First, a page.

The "Health Coaching" programme: a new patient-centred and visually supported approach for health behaviour change in primary care.

Neuner-Jehle S, Schmid M, Grüninger U - BMC Fam Pract (2013)

Process steps, patient participation, and continuation rate from one step to the next step, and the times of data collection. Abbreviations: WS: work sheet (one worksheet per step): WS 1: Assessing awareness (self-rated health behaviour at baseline, using visual tool and visual analogue scales); WS 2: Exploring motivation (with extended questionnaire about health behaviour in the six areas and health-related attitudes); WS 3: choice of target behaviour and action plan; WS 4: evaluation of success (visual tool). I: importance. C: Confidence. R: Readiness. W: Weight. N: Nutrition PA: Physical Activity St:Stress Sm: Smoking A:Alcohol. TTM: Transtheoretical Model.
© Copyright Policy - open-access
Related In: Results  -  Collection

License
Show All Figures
getmorefigures.php?uid=PMC3750840&req=5

Figure 3: Process steps, patient participation, and continuation rate from one step to the next step, and the times of data collection. Abbreviations: WS: work sheet (one worksheet per step): WS 1: Assessing awareness (self-rated health behaviour at baseline, using visual tool and visual analogue scales); WS 2: Exploring motivation (with extended questionnaire about health behaviour in the six areas and health-related attitudes); WS 3: choice of target behaviour and action plan; WS 4: evaluation of success (visual tool). I: importance. C: Confidence. R: Readiness. W: Weight. N: Nutrition PA: Physical Activity St:Stress Sm: Smoking A:Alcohol. TTM: Transtheoretical Model.
Mentions: In 2009–10, we conducted a feasibility and acceptance study with an extended evaluation to prove these concepts in a canton (Swiss state/district) in eastern Switzerland. After approval by the ethical committee of the Canton St Gallen, we enrolled 20 GPs (by postal invitation), who in turn recruited 1045 patients into the study during a 12-month period. Written, informed consent for participation in the study was obtained from participants. The mean age of patients was 50 (range 15–75) years, 53% were men. Participants’ health behaviours in the six areas and educational attainments were close to those of the average population in Switzerland. Figure 3 shows the workflow of counselling, rates of patient participation from one step to the next, and the times of data collection. We collected data from the patient-doctor worksheets used in the office consultations, patient questionnaires after counselling, office log books documenting the duration of counselling sessions, participants’ questionnaires at different times in the process, GPs’ questionnaires, semistructured interviews with GPs at the end of the 12 month study period, and GPs’ group interviews during the training courses and feedback meetings. We used SPSS (Statistical Software Package, Version 19, SPSS Inc., Chicago, Illinois) for our statistical analysis, and we calculated means, medians, standard deviations (SDs), and interquartile ranges (IQRs). The qualitative data were categorised based on thematic content analysis.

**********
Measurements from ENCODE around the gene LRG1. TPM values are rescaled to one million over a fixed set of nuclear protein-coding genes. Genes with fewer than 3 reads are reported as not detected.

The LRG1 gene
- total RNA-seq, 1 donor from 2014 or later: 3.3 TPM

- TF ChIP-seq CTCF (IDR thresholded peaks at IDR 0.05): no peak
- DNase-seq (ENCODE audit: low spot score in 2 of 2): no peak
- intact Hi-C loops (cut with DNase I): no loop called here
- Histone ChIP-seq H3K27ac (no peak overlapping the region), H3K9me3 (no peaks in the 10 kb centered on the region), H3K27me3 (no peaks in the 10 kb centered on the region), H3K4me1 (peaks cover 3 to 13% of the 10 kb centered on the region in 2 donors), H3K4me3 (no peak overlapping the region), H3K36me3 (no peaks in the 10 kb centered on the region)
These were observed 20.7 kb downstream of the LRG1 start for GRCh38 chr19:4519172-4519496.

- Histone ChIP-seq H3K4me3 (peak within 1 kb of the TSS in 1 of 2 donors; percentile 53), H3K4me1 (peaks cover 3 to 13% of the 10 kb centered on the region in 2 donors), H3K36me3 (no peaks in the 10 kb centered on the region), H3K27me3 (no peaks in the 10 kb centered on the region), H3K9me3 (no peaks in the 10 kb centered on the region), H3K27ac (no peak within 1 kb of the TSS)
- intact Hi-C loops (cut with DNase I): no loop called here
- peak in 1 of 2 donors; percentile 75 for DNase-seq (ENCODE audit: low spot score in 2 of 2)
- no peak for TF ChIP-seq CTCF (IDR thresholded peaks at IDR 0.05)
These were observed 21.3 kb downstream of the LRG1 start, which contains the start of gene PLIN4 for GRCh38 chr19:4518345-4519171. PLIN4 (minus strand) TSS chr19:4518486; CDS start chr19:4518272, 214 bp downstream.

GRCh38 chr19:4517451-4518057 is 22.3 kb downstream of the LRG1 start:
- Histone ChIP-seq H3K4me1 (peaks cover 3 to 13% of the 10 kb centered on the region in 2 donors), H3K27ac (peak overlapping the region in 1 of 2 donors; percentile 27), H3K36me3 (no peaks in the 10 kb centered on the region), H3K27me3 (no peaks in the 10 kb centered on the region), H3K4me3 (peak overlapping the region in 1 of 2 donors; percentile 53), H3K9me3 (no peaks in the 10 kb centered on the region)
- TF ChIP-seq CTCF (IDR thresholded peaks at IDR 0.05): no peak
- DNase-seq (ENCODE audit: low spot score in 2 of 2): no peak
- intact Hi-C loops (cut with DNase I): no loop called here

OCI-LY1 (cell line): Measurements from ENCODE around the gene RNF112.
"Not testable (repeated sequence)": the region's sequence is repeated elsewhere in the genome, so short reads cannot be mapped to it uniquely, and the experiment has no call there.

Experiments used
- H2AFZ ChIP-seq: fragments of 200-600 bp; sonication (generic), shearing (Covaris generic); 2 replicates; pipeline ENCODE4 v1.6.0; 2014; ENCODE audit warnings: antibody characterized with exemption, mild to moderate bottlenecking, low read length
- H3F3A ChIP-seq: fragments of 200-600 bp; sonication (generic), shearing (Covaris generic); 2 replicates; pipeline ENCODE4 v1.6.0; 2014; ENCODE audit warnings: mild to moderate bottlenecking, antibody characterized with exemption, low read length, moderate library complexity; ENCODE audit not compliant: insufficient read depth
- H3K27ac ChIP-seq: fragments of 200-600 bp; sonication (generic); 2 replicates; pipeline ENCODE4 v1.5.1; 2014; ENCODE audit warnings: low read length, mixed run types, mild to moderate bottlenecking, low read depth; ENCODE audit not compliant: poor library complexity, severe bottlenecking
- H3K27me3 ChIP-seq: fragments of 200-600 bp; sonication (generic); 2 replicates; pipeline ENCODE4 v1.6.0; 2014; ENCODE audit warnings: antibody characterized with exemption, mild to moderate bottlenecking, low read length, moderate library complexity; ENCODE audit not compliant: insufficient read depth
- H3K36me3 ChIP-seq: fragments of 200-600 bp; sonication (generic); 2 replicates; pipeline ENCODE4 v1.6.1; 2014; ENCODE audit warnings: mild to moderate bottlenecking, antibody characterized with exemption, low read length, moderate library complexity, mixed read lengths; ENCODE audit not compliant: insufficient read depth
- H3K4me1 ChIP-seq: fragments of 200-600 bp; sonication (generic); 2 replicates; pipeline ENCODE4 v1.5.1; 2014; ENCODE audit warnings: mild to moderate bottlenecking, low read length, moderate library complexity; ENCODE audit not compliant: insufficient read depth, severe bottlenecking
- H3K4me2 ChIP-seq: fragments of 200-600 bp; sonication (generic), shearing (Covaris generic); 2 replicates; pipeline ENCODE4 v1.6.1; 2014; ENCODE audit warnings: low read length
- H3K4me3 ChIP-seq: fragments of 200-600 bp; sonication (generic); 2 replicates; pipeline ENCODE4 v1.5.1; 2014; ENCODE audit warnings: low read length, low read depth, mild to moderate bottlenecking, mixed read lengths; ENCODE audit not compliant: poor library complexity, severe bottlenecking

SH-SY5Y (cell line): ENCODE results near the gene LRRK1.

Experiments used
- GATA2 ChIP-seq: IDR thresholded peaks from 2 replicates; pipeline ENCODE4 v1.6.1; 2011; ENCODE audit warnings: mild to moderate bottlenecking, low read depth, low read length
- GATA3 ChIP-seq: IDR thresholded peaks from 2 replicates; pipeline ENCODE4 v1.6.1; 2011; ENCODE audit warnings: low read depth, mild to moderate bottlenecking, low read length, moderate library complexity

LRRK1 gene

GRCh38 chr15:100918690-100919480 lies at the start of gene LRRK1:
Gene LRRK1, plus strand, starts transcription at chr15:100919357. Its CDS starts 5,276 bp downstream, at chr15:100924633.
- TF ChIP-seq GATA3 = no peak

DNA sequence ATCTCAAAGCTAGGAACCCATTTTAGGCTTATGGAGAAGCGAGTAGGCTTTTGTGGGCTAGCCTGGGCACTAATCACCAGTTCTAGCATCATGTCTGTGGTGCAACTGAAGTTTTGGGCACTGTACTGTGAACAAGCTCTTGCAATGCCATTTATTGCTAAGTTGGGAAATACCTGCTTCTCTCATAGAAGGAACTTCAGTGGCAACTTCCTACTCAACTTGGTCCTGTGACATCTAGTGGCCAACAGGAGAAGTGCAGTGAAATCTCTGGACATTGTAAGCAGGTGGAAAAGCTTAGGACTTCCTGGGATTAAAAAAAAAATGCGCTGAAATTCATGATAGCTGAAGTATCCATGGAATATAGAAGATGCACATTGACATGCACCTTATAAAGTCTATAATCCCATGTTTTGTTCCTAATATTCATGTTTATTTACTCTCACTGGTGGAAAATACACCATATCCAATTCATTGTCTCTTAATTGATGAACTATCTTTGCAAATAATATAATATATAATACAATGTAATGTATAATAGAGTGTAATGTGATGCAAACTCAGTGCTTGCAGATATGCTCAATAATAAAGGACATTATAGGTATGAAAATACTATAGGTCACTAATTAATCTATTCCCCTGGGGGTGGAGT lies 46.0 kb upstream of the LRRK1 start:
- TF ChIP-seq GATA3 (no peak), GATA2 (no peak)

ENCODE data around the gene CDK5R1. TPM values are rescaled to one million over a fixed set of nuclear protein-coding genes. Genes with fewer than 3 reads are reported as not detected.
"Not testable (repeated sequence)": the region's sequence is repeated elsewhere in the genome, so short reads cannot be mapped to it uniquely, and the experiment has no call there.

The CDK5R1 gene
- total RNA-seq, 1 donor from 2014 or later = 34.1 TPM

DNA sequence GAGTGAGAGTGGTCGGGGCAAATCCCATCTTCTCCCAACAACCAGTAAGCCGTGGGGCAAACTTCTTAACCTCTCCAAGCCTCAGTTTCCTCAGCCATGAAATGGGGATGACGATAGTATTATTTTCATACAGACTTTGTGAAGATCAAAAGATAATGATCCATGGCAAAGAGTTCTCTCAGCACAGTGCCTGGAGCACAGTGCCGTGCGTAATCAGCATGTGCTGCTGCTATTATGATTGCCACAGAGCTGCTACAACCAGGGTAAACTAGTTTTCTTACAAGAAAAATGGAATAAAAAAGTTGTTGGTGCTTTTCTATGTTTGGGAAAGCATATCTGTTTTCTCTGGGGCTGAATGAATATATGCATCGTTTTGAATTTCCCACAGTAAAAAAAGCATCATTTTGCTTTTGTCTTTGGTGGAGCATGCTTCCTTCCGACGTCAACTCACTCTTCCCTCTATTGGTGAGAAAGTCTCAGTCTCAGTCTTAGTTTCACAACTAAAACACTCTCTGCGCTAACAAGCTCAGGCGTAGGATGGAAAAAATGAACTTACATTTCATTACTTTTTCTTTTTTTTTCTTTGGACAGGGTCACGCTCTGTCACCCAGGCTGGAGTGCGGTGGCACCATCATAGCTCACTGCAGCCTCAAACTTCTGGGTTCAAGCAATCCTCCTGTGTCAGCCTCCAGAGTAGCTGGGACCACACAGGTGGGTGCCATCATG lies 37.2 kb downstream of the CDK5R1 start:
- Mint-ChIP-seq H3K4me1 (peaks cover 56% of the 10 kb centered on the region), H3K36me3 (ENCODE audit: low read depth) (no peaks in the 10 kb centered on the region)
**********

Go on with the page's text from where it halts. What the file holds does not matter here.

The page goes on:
Bottom Line: In total, 37% (n=350) of the patients enrolled in step 1 completed the entire 4-Step counselling process, with each step taking 8-22 minutes. 50% of ratings (n=303) improved by one or two categories in the three-colour circle, and the proportion of favourable health behaviour ratings increased from 9% to 39%.The ratings for motivation, concept, acceptance, and feasibility of the "Health Coaching" programme were consistently high.Randomised controlled studies will have to establish cost-effectiveness and promote dissemination.

View Article: PubMed Central - HTML - PubMed

Affiliation: Institute of General Practice and Health Services Research, University of Zürich, Pestalozzistrasse 24, Zürich 8091, Switzerland. sneuner@bluewin.ch

ABSTRACT

Background: Health related behaviour is an important determinant of chronic disease, with a high impact on public health. Motivating and assisting people to change their unfavourable health behaviour is thus a major challenge for health professionals. The objective of the study was to develop a structured programme of counselling in primary care practice, and to test its feasibility and acceptance among general practitioners (GPs) and their patients.

Methods: Our new concept integrates change of roles, shared responsibility, patient-centredness, and modern communication techniques-such as motivational interviewing. A new colour-coded visual communication tool is used for the purpose of leading through the 4-step counselling process. As doctors' communication skills are crucial, communication training is a mandatory part of the programme. We tested the feasibility and acceptance of the "Health Coaching" programme with 20 GPs and 1045 patients, using questionnaires and semistructured interviewing techniques. The main outcomes were participation rates; the duration of counselling; patients' self-rated behavioural change in their areas of choice; and ratings of motivational, conceptual, acceptance, and feasibility issues.

Results: In total, 37% (n=350) of the patients enrolled in step 1 completed the entire 4-Step counselling process, with each step taking 8-22 minutes. 50% of ratings (n=303) improved by one or two categories in the three-colour circle, and the proportion of favourable health behaviour ratings increased from 9% to 39%. The ratings for motivation, concept, acceptance, and feasibility of the "Health Coaching" programme were consistently high.

Conclusions: Our innovative, patient-centred counselling programme for health behaviour change was well accepted and feasible among patients and physicians in a primary care setting. Randomised controlled studies will have to establish cost-effectiveness and promote dissemination.

Show MeSH
Related in: MedlinePlus